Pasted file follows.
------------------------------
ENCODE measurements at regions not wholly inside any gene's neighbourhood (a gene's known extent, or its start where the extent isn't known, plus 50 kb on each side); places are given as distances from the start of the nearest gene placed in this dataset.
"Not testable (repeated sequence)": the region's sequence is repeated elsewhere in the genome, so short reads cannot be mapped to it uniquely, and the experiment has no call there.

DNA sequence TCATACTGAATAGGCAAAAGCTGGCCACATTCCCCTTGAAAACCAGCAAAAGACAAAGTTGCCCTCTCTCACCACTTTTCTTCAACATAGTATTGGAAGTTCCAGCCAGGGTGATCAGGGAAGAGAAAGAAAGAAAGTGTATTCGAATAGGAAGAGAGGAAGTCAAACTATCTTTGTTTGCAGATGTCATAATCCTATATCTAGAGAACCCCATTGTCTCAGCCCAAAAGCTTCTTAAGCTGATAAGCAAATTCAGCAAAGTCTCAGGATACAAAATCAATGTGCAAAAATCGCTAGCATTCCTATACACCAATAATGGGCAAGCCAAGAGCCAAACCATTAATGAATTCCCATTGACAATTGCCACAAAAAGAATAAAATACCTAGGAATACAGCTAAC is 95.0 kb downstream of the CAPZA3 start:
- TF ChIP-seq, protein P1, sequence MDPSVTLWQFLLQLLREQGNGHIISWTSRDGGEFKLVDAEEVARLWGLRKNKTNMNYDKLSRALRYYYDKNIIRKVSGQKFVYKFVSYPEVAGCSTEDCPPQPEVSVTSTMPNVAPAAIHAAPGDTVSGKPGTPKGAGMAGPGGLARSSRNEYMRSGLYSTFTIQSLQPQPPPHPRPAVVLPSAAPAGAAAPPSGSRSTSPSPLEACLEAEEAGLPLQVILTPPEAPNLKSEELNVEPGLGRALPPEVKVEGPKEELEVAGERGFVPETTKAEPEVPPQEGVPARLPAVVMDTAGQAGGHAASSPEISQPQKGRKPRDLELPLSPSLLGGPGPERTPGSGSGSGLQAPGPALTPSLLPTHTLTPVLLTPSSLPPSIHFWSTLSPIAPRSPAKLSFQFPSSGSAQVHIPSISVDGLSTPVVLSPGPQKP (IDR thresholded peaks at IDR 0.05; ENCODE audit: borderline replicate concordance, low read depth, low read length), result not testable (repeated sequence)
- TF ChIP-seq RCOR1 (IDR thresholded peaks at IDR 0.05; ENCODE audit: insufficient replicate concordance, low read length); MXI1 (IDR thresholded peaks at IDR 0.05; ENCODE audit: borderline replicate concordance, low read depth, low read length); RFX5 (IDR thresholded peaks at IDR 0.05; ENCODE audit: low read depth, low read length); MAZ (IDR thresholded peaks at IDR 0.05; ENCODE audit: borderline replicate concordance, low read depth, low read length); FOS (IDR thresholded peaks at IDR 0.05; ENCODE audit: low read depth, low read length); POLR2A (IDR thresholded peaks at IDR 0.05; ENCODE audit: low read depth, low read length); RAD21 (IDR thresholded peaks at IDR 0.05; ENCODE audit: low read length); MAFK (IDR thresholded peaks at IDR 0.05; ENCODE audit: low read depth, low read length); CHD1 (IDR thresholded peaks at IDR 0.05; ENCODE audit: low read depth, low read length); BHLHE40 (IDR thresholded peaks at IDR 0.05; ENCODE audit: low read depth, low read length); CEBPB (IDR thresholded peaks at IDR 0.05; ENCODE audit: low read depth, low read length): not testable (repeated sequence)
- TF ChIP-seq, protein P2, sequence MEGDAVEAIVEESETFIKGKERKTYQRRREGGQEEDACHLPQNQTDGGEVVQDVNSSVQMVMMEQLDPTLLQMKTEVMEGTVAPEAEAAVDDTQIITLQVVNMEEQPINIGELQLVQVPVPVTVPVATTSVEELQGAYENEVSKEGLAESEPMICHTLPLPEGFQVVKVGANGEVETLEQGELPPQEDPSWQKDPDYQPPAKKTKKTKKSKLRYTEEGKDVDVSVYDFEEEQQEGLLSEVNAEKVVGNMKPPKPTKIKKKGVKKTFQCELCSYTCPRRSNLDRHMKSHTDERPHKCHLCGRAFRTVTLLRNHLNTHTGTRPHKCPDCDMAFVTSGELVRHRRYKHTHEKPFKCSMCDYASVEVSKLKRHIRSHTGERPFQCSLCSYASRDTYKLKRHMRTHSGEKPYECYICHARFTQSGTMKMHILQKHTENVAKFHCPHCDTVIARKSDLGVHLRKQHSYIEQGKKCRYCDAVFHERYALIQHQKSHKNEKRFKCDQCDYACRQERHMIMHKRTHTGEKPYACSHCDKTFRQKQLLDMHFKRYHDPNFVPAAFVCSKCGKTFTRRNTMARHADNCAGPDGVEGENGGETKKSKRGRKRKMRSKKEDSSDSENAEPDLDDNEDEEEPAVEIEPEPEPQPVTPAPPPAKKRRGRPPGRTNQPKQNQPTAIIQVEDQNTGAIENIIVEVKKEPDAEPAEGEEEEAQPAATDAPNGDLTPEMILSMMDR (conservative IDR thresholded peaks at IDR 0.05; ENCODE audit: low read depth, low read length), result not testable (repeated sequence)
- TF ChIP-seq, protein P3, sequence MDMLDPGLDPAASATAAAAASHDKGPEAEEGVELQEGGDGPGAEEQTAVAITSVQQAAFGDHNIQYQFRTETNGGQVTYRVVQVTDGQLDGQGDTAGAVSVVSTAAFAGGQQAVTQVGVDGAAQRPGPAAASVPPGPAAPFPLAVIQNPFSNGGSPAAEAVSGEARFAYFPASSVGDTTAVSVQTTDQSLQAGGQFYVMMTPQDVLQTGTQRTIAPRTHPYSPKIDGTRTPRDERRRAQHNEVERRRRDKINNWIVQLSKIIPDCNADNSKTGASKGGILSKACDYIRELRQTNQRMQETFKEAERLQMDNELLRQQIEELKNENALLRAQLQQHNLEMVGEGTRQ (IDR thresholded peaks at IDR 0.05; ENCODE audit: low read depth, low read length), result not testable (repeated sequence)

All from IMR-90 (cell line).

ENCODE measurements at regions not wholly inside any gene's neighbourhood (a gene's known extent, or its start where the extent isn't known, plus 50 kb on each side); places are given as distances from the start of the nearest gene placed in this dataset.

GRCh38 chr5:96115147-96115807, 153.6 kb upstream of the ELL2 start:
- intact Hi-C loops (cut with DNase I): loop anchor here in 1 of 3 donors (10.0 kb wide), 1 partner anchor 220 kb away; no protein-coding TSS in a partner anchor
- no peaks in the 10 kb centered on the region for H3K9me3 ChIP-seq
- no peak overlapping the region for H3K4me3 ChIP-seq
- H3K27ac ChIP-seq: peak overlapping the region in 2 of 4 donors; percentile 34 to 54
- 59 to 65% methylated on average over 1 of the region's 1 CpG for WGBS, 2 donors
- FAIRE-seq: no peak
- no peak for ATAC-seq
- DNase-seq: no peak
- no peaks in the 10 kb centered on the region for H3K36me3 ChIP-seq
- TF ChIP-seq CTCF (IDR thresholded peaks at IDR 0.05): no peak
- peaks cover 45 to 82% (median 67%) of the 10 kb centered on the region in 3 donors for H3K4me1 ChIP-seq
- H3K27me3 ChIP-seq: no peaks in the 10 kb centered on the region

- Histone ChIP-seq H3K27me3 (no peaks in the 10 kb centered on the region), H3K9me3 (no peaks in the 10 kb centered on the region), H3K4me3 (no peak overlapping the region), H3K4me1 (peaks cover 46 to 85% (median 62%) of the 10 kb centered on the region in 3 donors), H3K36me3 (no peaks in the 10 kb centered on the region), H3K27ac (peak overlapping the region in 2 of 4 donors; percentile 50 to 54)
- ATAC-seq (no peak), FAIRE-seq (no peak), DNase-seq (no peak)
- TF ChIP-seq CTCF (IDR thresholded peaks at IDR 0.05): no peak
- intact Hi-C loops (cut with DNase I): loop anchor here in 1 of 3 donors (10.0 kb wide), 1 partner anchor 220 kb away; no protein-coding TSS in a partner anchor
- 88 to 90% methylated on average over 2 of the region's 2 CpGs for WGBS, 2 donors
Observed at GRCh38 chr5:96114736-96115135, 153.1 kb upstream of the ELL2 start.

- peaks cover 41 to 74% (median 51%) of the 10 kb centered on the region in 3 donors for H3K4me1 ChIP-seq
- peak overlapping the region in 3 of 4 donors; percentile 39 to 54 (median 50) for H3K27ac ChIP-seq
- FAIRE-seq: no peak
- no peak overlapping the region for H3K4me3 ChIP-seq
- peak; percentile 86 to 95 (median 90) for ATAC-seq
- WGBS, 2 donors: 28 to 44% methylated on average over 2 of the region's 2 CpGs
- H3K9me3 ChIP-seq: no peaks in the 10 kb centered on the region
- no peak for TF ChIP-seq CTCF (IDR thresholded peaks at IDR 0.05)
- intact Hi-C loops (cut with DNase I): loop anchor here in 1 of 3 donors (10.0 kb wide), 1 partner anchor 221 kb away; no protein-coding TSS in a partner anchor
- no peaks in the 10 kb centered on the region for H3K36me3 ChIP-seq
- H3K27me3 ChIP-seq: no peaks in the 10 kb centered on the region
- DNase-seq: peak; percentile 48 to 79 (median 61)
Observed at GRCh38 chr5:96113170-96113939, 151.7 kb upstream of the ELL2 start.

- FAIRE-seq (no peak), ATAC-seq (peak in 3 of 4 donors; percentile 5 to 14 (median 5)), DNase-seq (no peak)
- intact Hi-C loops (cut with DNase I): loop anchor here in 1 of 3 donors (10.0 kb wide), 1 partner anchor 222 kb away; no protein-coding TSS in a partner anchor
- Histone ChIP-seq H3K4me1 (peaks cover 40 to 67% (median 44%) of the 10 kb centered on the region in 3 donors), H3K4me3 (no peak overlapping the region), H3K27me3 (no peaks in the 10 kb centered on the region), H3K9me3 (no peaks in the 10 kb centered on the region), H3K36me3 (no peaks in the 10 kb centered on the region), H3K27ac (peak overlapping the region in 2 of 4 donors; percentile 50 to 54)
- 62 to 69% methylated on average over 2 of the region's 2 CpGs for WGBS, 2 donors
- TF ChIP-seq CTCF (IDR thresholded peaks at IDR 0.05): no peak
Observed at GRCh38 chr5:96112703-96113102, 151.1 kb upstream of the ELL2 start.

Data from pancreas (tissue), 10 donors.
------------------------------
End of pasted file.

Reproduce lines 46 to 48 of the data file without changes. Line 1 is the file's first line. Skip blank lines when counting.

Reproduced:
- TF ChIP-seq CTCF (IDR thresholded peaks at IDR 0.05): no peak
Observed at GRCh38 chr5:96112703-96113102, 151.1 kb upstream of the ELL2 start.

Data from pancreas (tissue), 10 donors.